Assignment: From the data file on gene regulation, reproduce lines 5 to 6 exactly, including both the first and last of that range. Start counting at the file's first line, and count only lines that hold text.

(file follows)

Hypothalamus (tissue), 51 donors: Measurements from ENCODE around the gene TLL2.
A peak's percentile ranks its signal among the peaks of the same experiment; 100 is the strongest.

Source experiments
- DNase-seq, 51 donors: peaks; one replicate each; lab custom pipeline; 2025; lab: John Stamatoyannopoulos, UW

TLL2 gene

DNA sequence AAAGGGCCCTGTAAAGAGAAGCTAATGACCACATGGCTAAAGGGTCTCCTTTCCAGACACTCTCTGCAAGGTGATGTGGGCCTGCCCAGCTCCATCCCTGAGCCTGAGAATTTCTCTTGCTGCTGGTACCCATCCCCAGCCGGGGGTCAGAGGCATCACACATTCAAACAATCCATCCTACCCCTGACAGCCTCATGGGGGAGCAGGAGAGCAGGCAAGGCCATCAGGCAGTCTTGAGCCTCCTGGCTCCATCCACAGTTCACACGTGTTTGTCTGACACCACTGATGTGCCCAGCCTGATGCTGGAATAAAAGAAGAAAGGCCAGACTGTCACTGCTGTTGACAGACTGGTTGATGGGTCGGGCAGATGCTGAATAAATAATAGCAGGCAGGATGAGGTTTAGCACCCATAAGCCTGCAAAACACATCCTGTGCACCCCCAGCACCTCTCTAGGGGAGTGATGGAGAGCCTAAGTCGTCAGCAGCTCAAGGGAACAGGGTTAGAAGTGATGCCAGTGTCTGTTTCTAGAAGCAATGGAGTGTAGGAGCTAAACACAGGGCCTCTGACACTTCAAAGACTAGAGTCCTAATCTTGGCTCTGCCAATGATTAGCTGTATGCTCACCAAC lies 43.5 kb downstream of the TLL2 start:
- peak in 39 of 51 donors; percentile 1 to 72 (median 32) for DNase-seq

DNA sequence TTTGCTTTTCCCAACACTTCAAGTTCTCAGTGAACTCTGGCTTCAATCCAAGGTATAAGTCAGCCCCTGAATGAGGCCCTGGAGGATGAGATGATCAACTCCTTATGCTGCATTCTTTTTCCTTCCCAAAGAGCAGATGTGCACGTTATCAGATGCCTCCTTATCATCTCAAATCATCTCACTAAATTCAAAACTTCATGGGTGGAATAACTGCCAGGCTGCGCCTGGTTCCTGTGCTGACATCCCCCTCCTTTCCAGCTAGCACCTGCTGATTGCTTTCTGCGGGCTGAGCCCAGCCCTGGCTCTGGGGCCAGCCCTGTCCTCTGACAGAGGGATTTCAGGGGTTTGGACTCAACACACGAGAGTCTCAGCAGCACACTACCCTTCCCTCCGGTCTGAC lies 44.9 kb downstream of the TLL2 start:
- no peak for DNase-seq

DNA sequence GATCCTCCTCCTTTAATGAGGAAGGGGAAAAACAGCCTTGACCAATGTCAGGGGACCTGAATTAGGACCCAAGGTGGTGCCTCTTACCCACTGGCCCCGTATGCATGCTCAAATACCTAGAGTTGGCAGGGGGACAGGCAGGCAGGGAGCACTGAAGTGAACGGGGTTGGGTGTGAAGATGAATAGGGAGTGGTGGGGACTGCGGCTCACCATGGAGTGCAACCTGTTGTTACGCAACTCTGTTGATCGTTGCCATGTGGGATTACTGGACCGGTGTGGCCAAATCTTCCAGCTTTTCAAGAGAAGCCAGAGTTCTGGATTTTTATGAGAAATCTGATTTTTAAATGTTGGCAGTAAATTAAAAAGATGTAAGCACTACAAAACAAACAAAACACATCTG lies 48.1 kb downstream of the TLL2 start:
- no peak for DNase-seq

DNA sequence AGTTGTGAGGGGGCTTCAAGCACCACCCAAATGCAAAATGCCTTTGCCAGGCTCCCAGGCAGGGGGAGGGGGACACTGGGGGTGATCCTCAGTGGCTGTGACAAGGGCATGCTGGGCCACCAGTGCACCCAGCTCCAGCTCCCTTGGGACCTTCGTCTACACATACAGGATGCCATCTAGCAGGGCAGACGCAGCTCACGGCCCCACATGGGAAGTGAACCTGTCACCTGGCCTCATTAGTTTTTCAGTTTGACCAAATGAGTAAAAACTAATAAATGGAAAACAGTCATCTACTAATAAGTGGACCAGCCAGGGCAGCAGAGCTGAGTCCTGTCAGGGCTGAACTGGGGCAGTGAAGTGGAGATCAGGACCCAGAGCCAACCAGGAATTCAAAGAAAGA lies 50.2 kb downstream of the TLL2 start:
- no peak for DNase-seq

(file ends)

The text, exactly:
TLL2 gene

DNA sequence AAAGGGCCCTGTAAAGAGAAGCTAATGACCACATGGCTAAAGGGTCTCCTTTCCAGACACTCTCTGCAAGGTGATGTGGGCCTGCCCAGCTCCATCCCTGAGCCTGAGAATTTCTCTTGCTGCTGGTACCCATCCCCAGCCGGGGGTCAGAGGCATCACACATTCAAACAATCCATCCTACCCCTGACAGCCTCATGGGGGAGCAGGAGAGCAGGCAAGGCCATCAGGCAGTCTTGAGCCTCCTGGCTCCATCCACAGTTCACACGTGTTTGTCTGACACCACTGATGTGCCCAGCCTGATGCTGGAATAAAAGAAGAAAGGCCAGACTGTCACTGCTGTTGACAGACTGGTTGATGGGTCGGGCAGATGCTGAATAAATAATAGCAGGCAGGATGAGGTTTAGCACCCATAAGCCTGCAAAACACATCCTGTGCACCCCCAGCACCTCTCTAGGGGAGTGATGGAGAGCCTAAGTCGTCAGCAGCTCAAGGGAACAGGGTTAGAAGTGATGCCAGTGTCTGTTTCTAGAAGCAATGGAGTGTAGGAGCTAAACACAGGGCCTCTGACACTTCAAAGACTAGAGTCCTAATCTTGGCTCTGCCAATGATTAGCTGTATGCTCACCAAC lies 43.5 kb downstream of the TLL2 start: